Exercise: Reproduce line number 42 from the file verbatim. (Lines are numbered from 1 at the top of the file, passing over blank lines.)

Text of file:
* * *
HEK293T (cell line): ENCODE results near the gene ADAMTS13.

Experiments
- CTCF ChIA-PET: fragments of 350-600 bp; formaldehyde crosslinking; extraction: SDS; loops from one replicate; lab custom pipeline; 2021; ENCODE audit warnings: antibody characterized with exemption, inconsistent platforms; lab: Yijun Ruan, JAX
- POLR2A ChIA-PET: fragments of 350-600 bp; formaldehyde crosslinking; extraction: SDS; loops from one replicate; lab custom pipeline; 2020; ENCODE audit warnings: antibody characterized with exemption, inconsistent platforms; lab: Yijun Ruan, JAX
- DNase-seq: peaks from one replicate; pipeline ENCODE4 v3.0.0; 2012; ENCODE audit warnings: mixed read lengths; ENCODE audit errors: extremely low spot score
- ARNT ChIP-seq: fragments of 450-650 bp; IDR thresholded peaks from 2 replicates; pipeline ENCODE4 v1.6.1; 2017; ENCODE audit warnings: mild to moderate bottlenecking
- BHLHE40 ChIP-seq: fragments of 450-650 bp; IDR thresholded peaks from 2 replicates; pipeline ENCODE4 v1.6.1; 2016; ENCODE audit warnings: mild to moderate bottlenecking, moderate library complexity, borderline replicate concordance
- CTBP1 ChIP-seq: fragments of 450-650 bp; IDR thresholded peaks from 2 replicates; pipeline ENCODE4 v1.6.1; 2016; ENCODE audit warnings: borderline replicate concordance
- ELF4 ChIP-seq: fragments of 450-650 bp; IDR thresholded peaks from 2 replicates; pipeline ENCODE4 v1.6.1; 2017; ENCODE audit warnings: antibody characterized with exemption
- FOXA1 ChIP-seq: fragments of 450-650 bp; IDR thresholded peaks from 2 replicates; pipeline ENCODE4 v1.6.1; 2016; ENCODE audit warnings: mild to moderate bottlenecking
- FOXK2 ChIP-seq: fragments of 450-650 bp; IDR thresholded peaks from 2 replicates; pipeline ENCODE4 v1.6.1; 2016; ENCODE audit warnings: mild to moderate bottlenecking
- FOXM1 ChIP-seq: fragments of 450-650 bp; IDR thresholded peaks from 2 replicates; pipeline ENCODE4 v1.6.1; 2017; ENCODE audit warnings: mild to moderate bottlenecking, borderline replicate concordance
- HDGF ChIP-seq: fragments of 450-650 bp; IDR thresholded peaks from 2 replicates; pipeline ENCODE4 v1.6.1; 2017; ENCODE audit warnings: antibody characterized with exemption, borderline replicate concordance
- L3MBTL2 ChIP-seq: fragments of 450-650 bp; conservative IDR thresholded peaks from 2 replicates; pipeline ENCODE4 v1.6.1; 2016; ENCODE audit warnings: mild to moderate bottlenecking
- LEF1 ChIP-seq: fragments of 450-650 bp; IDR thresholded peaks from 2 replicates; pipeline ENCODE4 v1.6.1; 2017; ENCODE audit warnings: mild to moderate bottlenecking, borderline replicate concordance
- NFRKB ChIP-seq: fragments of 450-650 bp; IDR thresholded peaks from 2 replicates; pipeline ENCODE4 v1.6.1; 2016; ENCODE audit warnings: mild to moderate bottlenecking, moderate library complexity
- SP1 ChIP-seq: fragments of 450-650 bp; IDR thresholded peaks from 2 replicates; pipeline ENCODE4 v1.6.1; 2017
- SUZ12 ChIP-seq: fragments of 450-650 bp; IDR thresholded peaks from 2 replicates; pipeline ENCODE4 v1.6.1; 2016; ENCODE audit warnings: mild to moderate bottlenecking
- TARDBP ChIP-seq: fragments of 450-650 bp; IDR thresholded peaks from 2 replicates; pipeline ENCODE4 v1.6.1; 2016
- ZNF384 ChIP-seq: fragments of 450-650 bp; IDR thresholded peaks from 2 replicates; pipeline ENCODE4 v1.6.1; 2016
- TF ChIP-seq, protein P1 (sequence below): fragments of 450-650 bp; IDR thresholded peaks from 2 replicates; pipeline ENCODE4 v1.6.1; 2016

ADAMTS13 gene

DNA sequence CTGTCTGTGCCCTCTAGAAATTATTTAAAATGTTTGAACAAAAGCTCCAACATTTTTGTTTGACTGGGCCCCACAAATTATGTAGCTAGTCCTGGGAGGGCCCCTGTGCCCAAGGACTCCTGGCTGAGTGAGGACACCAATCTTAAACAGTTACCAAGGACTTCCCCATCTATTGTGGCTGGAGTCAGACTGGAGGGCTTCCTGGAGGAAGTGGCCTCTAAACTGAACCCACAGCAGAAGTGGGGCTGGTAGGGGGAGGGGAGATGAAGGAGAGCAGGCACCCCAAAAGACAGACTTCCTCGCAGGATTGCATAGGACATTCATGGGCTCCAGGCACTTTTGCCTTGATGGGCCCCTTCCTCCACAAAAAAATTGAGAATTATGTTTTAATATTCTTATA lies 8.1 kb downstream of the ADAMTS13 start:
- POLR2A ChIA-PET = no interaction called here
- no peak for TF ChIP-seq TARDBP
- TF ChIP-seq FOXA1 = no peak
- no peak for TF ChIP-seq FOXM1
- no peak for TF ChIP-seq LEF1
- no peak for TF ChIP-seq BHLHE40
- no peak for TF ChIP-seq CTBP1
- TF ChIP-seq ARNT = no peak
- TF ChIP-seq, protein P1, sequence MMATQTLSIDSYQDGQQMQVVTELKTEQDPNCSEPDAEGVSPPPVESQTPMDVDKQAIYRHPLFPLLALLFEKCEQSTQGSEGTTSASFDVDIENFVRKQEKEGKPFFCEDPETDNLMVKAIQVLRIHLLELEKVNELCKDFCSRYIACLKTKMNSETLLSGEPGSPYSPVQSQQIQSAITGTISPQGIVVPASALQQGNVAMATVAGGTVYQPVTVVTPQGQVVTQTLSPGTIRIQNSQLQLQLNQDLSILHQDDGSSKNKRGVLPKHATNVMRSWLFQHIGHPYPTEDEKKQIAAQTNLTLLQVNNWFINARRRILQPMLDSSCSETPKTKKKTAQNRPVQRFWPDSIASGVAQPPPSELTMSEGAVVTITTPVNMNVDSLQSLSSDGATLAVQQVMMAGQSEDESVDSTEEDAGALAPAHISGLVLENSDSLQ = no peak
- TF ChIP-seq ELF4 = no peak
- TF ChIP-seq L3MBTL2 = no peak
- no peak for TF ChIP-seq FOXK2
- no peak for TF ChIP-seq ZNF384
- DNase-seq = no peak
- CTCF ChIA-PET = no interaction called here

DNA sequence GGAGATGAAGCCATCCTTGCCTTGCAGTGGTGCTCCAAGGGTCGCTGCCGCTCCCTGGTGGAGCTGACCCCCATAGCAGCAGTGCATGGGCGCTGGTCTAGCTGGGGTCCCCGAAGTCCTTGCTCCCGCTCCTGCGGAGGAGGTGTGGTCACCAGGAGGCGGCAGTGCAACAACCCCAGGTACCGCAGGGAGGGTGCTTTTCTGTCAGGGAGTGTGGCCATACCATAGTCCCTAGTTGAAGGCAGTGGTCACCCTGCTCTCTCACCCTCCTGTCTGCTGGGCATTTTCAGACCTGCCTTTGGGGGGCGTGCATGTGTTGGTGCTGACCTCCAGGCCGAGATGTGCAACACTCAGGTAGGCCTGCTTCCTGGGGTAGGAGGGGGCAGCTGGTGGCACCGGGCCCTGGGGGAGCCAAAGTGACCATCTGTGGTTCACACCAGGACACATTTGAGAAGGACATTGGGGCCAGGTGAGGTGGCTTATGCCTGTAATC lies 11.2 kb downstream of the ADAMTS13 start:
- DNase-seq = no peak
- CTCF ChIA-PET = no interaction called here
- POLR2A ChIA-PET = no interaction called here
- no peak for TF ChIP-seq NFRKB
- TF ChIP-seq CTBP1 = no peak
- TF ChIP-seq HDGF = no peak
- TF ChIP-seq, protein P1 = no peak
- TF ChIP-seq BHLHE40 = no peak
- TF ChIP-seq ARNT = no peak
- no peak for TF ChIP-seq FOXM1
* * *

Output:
- POLR2A ChIA-PET = no interaction called here